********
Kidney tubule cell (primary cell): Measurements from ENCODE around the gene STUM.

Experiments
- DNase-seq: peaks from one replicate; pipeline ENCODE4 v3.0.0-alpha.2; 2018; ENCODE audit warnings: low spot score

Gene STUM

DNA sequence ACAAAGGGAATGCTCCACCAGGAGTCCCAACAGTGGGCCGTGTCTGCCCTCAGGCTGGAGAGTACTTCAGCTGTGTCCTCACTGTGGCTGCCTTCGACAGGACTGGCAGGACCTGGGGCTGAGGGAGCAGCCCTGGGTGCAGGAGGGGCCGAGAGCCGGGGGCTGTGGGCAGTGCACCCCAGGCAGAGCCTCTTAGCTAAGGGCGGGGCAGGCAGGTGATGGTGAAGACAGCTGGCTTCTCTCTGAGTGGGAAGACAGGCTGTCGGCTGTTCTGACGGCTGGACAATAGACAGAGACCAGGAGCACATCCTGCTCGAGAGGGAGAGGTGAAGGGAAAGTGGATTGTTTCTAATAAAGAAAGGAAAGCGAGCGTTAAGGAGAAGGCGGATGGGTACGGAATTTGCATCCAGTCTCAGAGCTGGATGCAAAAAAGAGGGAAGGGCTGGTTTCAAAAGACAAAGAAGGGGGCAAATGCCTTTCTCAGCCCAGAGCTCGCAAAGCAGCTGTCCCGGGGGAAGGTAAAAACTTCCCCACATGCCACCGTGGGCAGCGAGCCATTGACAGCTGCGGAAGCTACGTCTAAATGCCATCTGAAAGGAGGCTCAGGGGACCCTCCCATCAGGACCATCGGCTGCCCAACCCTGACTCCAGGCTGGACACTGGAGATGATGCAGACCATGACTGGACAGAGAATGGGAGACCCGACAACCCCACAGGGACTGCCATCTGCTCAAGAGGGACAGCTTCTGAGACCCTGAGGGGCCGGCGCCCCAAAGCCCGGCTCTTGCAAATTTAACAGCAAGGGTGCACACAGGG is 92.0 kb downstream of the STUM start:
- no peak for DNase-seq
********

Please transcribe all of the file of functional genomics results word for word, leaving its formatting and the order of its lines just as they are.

Kidney tubule cell (primary cell): Measurements from ENCODE around the gene STUM.

Experiments
- DNase-seq: peaks from one replicate; pipeline ENCODE4 v3.0.0-alpha.2; 2018; ENCODE audit warnings: low spot score

Gene STUM

DNA sequence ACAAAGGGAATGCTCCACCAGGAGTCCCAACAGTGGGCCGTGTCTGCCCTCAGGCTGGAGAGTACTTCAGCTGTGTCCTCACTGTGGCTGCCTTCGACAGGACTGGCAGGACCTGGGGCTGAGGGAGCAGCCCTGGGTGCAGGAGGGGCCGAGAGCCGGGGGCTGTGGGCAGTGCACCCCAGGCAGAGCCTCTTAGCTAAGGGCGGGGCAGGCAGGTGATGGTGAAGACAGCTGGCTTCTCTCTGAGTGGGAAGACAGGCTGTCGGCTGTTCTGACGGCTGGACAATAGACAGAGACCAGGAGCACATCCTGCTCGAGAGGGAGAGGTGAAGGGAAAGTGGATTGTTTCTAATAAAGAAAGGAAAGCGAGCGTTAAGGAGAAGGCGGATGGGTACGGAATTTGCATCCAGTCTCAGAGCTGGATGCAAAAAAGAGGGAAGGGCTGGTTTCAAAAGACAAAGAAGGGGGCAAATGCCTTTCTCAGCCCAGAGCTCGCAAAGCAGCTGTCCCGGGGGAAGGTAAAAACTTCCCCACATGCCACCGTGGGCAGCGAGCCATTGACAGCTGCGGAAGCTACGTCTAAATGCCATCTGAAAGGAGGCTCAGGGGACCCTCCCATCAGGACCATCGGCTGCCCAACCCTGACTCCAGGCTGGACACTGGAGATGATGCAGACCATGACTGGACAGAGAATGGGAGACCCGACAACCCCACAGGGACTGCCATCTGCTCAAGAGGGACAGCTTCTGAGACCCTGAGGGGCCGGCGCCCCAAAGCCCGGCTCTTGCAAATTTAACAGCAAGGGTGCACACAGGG is 92.0 kb downstream of the STUM start:
- no peak for DNase-seq